Haiti quake panel mandate ends; ministry feels budget crunch

By October 26, 2011

Haiti (MNN) — The mandate is ending Friday for a Haiti
reconstruction panel that was set up to coordinate donor aid after last year's
earthquake.

It comes at a time when Haiti's government is newly formed,
and hopes are high that what was started by the panel will continue under the
government's care.

Chaos resulting from uncertainty over who was at the head of
the government caused trouble on the docks and red tape backlogs. That caused no end of headaches for groups
like For Haiti With Love, which had multiple food shipments trying to clear
customs.

After months of wrangling, the truck rolled off the wharf in
Cap Haitien and, on September 30, finally delivered 1,254 boxes, 41,000 pounds of
nutritionally-balanced food packets. It was
a $65,000 donation made in February  from
Feed My Starving Children. Thankfully, says For Haiti's Eva DeHart, the food–dehydrated vegetables–is still good. The final fees and charges for storage were
$6,370.

It seems like a satisfying end to the story, but DeHart says
that's not exactly the case. "The good news is that we have all of the
containers freed up now, except for the April container which is still caught in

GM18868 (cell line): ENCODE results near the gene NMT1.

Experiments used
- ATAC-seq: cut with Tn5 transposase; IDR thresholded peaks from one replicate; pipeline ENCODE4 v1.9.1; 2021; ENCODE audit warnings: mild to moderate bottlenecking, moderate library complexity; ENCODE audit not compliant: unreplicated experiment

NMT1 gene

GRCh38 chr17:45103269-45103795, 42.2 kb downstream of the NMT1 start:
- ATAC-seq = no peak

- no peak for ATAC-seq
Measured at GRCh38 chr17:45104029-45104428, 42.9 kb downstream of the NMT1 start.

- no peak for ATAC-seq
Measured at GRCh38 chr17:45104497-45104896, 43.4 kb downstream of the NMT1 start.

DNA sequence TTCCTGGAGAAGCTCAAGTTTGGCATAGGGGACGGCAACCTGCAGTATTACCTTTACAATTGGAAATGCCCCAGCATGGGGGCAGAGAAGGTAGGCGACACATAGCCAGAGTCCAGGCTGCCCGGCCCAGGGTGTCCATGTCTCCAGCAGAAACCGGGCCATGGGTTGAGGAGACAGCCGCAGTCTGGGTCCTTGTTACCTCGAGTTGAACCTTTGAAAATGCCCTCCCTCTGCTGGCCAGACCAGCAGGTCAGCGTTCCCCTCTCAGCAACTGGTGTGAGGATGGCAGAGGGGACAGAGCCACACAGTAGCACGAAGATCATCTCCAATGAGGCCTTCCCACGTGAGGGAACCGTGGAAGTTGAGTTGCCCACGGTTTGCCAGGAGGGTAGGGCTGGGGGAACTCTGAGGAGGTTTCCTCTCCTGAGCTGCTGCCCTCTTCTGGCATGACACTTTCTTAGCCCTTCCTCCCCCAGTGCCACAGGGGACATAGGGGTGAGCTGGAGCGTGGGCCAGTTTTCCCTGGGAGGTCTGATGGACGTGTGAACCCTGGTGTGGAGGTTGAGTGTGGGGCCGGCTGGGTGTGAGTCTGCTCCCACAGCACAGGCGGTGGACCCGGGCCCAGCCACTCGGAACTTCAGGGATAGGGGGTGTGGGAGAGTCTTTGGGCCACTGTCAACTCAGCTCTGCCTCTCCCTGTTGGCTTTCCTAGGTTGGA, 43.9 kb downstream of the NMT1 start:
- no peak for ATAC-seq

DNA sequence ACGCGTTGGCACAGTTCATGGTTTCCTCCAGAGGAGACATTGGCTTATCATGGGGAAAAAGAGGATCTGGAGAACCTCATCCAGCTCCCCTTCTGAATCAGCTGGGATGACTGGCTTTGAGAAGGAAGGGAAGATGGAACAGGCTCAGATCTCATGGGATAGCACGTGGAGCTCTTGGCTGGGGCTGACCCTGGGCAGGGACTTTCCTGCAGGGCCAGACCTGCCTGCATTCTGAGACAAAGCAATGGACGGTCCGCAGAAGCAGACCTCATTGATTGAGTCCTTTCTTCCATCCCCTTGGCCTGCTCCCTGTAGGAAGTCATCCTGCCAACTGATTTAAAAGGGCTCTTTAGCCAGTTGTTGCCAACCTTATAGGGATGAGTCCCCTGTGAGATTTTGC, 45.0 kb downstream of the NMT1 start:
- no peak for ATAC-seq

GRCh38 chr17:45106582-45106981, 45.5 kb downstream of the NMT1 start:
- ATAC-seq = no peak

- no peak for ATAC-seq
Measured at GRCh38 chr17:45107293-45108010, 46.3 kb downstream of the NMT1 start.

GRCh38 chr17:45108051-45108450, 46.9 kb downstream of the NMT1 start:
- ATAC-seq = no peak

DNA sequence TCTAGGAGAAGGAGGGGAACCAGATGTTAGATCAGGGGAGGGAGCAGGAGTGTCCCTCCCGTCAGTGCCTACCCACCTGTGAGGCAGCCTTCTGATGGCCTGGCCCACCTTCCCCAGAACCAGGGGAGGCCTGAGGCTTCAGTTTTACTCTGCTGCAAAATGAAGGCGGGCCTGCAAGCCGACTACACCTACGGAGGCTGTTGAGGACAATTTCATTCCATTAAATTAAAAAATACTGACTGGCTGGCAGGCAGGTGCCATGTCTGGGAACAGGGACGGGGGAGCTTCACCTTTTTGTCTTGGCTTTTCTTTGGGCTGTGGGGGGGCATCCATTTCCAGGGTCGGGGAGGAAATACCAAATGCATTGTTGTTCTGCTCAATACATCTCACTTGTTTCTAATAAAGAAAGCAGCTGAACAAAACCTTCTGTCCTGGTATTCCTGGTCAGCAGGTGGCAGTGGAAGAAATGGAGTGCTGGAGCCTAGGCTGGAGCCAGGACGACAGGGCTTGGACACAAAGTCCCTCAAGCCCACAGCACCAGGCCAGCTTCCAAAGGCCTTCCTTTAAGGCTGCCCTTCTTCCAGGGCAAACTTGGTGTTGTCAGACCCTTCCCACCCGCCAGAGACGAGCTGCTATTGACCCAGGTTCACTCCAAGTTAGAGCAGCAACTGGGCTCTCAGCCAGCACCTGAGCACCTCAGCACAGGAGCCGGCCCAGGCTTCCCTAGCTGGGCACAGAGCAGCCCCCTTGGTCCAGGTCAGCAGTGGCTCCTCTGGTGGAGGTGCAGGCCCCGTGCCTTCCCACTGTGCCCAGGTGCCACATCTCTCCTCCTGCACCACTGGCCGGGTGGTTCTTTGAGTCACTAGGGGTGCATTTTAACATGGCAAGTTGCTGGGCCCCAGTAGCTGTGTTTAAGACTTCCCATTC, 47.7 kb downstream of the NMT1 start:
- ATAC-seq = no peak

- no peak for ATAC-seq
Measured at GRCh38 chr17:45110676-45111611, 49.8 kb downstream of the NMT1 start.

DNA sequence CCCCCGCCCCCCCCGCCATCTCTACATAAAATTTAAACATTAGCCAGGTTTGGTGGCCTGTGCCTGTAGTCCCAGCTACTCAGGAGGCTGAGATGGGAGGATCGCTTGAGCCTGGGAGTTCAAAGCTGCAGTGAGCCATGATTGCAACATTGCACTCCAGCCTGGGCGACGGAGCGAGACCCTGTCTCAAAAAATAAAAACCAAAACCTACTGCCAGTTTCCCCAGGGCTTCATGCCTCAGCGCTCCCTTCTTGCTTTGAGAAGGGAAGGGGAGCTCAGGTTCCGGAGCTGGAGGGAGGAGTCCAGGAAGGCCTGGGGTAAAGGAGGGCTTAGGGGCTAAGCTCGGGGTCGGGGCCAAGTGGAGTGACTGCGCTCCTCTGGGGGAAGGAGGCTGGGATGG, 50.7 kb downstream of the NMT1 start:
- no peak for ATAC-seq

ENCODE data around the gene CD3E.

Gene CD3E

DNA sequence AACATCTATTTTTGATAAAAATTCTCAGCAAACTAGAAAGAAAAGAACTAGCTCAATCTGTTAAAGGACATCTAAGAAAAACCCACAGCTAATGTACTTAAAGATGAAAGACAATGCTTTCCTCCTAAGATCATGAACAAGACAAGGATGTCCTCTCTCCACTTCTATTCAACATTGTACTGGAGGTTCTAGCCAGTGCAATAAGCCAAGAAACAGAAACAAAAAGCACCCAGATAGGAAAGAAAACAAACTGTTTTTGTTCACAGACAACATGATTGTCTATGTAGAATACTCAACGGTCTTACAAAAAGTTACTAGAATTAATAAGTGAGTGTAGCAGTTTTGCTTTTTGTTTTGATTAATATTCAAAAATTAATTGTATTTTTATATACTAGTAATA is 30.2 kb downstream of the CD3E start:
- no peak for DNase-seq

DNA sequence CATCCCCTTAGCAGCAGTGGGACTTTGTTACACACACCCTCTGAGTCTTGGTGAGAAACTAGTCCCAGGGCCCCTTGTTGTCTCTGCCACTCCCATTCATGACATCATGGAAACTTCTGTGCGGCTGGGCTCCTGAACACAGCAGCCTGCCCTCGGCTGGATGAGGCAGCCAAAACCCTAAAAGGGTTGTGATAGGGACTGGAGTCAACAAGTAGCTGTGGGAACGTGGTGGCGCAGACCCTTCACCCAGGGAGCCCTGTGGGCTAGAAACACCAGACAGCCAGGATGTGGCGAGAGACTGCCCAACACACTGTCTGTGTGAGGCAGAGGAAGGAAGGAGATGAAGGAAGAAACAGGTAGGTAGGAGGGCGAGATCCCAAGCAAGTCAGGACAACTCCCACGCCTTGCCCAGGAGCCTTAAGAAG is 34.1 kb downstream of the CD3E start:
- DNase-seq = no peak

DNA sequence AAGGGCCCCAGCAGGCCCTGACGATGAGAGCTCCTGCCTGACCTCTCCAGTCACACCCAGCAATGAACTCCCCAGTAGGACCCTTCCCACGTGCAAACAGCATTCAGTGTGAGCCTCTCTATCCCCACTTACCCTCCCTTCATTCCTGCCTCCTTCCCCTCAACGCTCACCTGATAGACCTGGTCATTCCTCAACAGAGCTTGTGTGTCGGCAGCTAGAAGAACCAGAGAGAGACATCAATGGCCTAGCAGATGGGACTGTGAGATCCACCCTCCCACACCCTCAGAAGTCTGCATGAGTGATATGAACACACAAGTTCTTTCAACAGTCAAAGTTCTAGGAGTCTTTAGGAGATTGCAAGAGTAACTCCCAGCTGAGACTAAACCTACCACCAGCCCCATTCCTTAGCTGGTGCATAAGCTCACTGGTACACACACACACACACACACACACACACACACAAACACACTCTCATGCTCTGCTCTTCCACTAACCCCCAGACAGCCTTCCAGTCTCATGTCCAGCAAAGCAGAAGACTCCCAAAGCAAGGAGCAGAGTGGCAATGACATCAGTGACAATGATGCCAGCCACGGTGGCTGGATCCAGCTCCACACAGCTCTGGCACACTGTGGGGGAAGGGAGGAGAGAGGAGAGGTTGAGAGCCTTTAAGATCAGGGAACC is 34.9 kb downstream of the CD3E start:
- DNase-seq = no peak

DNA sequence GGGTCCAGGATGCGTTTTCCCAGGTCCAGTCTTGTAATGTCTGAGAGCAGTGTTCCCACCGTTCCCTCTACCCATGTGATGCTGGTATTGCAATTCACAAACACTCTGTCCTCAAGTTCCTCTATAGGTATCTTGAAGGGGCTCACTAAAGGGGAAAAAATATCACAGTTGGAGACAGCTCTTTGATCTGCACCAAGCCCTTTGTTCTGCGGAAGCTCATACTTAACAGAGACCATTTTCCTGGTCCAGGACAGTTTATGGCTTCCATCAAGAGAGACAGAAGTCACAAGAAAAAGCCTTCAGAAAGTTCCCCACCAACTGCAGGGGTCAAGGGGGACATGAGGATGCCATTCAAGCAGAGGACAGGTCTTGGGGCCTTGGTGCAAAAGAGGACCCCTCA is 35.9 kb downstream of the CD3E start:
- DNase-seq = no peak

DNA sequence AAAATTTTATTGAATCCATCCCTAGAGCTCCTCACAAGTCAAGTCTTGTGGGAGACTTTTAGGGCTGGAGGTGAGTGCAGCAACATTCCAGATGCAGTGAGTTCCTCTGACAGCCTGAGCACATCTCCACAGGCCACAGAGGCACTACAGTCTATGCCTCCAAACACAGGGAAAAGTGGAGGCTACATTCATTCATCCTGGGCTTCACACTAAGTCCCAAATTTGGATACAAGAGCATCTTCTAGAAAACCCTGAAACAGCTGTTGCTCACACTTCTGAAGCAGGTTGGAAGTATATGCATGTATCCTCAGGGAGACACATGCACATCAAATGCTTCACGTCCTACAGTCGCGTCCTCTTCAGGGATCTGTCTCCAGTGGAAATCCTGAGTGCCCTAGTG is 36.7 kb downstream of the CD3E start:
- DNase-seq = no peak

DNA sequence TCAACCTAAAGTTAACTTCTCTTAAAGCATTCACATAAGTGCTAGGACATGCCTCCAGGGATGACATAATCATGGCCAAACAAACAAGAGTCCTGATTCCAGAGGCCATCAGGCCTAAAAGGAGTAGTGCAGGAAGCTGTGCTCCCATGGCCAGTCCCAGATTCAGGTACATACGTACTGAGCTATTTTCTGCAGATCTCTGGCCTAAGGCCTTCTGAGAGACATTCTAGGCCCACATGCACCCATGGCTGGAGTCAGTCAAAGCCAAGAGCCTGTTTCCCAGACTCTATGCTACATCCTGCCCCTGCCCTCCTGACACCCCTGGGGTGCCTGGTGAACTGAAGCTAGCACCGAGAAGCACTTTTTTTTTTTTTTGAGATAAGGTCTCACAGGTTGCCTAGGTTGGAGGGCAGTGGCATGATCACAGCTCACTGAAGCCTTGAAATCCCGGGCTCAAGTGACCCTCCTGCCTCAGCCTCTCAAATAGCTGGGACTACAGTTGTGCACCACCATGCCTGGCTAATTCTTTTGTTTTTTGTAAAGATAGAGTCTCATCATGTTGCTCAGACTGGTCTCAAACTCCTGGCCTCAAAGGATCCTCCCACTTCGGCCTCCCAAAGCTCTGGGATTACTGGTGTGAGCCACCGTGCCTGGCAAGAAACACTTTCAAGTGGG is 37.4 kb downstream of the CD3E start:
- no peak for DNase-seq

Port-au-Prince. The temptation is just to
say 'Forget it,' but it's $65,000 worth of donated food."

Timing could be worse. The economic turbulence that rocked the U.S. through the recession has
finally rippled to this ministry. "This is our first year to feel the
economic crunch. Because of the earthquake, we had people who gave one-time
gifts last year that really made a difference, but contributions are really,
really down. As you have these unbudgeted items, money is becoming the biggest
issue."

The food was enough to re-start the feeding programs in Cap
Haitien, which had run out of food in August and September. Once the supply line got unclogged at the
docks, things starting to flow again. For Haiti has another donated container coming, which is scheduled for pickup
on November 5.

Economic challenges like these have run the ministry close
to the edge.However, they've still
managed to hold the annual Christmas party and keep the doors of the burn
clinic open. It's not negotiable because it's part of their
witness of Christ. "The mere fact that
we're still there. There are so many ministries that have just given up and
walked out of Haiti, that the fact that we're still there is a beginning of the
testimony."

For Haiti's continued  presence has earned the right to be heard. Therein lies the Gospel opportunity. "You have the opportunity to help the
people," explains DeHart. "You have the opportunity to explain to
them where that help is really coming from. God is in control. Everything is in His hands. We just make sure that He
gets the credit."

God has opened many doors of outreach in Haiti, natural
disasters, and political upheaval notwithstanding. Even finding a new network of shippers was a blessing. In her latest letter to
supporters, DeHart thanks those "who pick up containers in the U.S. and
magically have them end up at our headquarters in Cap Haitien to feed the
hungry. It's lots of work that doesn't
go unnoticed!" 

Where one mandate ends, another renews. There's more here.

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